Challenges and opportunities for characterizing cognitive aging across species
- 1Departments of Neurology and Neurobiology, Evelyn F. McKnight Brain Institute, University of Alabama at Birmingham, Birmingham, AL, USA
- 2Department of Neurology, Miller School of Medicine, Evelyn F. McKnight Brain Institute, University of Miami, Miami, FL, USA
- 3Department of Psychology, University of Arizona, Tucson, AZ, USA
- 4Department of Neurology, University of Arizona, Tucson, AZ, USA
- 5Evelyn F. McKnight Brain Institute, University of Arizona, Tucson, AZ, USA
- 6Department of Neuroscience, University of Florida, Gainesville, FL, USA
- 7McKnight Brain Institute, University of Florida, Gainesville, FL, USA
- 8Department of Clinical and Health Psychology, University of Florida, Gainesville, FL, USA
- 9Department of Psychology, University of Miami, Miami, FL, USA
- 10Department of Epidemiology and Public Health, University of Miami, Miami, FL, USA
- 11Neuroscience Program, University of Miami, Miami, FL, USA
The gradual decline of cognitive ability with age, even in the absence of overt brain disease, is a growing problem. Although cognitive aging is a common and feared accompaniment of the aging process, its underlying mechanisms are not well understood and there are no highly effective means to prevent it. Additional research on cognitive aging is sorely needed, and methods that enable ready translation between human subjects and animal models stand to provide the most benefit. Here and in the six companion pieces in this special issue, we discuss a variety of challenges and opportunities for studying cognitive aging across species. We identify tests of associative memory, recognition memory, spatial and contextual memory, and working memory and executive function as cognitive domains that are age-sensitive and amenable to testing with parallel means in both humans and animal models. We summarize some of the important challenges in using animal models to test cognition. We describe unique opportunities to study cognitive aging in human subjects, such as those provided by recent large-scale initiatives to characterize cognition in large groups of subjects across the lifespan. Finally, we highlight some of the challenges of studying cognitive aging in human subjects.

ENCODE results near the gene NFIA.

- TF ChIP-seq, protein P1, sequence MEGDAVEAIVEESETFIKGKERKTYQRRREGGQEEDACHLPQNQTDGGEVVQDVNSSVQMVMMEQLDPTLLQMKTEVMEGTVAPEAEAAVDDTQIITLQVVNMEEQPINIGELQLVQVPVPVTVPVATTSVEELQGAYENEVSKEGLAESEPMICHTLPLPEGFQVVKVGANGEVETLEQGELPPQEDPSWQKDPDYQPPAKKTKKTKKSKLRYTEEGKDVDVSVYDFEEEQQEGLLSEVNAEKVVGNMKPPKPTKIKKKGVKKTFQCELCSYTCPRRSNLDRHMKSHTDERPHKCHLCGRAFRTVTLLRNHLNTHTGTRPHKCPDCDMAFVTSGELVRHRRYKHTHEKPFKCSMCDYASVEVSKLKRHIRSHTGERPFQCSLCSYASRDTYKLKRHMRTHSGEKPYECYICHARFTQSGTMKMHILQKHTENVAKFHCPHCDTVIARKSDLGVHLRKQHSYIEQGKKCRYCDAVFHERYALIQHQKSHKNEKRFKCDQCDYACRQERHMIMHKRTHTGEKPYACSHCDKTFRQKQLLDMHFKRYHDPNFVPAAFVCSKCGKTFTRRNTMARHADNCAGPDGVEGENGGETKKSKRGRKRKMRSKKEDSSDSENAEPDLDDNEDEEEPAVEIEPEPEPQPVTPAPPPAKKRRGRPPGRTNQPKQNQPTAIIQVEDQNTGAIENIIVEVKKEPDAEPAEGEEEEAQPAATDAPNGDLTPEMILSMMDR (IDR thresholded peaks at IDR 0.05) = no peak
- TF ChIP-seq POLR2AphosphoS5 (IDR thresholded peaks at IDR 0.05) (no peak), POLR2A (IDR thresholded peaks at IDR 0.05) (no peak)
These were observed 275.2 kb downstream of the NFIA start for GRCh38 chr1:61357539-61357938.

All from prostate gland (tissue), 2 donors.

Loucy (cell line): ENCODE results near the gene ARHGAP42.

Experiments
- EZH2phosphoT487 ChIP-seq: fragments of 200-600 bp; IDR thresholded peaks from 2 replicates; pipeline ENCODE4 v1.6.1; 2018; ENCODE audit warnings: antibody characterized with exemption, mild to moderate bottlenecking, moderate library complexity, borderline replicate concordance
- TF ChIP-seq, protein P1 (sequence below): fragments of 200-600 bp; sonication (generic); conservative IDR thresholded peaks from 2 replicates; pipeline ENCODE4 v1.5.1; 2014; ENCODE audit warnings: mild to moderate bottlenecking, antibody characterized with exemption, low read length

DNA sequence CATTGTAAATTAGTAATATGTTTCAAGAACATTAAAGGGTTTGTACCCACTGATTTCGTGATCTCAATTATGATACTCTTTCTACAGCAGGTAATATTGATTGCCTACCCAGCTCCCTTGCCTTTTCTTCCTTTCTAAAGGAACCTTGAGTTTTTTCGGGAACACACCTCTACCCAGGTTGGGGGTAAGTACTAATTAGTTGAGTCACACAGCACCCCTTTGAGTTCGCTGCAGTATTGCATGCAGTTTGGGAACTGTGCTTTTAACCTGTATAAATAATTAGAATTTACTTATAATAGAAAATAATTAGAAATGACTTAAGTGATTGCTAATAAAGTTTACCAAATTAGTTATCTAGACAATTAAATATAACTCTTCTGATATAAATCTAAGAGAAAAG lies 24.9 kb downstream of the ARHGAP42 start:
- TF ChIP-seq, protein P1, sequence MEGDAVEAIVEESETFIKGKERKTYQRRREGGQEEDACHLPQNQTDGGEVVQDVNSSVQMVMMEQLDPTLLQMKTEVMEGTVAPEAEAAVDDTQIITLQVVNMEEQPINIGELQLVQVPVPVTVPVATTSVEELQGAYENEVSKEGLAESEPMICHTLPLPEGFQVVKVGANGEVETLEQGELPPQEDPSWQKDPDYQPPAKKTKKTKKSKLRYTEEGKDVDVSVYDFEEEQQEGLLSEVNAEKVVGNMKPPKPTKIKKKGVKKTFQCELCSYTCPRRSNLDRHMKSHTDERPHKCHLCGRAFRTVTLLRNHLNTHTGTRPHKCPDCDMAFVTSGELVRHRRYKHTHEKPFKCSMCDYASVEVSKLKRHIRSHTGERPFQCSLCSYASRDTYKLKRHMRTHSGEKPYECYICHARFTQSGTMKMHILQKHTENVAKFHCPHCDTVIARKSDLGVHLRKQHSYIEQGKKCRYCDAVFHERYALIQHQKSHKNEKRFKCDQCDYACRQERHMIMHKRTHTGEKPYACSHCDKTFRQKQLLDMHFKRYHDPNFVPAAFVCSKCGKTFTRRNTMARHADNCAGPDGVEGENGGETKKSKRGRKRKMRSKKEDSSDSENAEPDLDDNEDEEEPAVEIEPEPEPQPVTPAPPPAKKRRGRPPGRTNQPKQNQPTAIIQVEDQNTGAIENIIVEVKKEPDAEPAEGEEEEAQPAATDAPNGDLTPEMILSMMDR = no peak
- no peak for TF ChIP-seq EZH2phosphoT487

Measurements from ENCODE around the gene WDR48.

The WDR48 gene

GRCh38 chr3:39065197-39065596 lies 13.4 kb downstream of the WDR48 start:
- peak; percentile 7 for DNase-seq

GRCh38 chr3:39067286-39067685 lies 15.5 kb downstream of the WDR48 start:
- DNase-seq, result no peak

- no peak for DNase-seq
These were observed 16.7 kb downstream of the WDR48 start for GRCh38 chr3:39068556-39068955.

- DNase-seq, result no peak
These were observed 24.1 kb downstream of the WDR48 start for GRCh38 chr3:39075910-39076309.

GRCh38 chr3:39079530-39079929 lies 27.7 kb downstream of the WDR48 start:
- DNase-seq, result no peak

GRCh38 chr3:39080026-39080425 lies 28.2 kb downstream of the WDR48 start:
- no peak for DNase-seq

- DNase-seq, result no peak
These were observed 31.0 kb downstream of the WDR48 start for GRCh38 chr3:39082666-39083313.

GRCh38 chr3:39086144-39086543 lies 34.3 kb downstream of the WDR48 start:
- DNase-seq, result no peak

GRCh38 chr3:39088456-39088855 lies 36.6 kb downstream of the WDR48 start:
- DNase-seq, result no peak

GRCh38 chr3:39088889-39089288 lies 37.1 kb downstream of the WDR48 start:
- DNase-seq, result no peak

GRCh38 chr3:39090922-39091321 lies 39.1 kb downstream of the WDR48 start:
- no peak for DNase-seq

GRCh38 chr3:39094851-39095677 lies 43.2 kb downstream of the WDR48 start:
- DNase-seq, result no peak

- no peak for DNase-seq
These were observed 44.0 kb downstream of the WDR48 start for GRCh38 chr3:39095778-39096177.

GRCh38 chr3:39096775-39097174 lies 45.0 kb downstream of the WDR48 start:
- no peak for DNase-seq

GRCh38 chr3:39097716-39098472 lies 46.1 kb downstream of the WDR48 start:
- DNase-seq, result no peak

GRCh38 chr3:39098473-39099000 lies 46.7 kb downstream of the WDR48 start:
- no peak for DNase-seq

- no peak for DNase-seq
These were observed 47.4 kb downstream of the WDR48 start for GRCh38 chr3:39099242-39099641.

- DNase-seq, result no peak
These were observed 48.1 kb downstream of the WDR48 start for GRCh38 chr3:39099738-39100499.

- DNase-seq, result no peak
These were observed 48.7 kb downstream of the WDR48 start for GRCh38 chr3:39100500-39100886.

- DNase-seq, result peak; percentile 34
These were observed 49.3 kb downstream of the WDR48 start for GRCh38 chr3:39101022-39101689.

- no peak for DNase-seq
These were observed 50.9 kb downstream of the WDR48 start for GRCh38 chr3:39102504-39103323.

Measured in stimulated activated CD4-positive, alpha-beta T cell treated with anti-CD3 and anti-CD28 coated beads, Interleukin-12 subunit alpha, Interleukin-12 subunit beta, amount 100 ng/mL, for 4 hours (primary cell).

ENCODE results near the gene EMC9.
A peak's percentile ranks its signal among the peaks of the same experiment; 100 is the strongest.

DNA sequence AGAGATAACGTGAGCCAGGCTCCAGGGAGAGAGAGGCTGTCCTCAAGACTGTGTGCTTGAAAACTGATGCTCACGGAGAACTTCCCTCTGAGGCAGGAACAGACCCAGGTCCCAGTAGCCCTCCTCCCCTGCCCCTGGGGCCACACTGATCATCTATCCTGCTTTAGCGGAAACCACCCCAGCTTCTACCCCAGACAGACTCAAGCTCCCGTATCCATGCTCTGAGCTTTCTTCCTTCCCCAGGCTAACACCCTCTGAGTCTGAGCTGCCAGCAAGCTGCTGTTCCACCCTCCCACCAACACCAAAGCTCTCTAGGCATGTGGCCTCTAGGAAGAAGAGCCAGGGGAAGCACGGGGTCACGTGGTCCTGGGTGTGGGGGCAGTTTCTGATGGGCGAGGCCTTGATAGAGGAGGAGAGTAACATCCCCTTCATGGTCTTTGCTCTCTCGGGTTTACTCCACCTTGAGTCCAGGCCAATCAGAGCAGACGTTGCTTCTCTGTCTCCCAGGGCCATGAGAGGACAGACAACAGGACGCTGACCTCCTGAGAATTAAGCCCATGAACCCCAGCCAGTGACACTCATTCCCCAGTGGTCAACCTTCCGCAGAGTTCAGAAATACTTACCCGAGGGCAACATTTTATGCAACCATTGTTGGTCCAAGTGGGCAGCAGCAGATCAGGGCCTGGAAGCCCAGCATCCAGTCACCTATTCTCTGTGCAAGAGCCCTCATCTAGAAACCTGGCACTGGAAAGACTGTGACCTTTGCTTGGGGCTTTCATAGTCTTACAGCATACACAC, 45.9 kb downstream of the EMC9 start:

One of the great successes of the last century was a dramatic increase in life expectancy, which increased in the United States from 49.2 years in 1902 to around 78 years today (Congressional Research Service, 2006). With the many benefits of increased longevity, however, come the burdens of aging, among the most feared of which is the potential decline of cognitive ability. The effects of aging on cognition have traditionally been divided into three trajectories. The most severe decline is associated with age-related diseases, such as Alzheimer's disease and other neurodegenerative dementias. At the other end of the spectrum are those who maintain high levels of cognitive function as the age, often termed successful aging (Rowe and Kahn, 1987). But the most common trajectory is somewhere between these two extremes: those who escape from succumbing to age-related disease but still experience a gradual impairment of cognition that is sometimes called “normal aging” and will be referred to here as cognitive aging. Cognitive aging begins as early as the fifth decade (Singh-Manoux et al., 2012) and can negatively impact quality of life. The rapidly growing population of older Americans makes it critical that we develop new strategies to treat and prevent cognitive aging.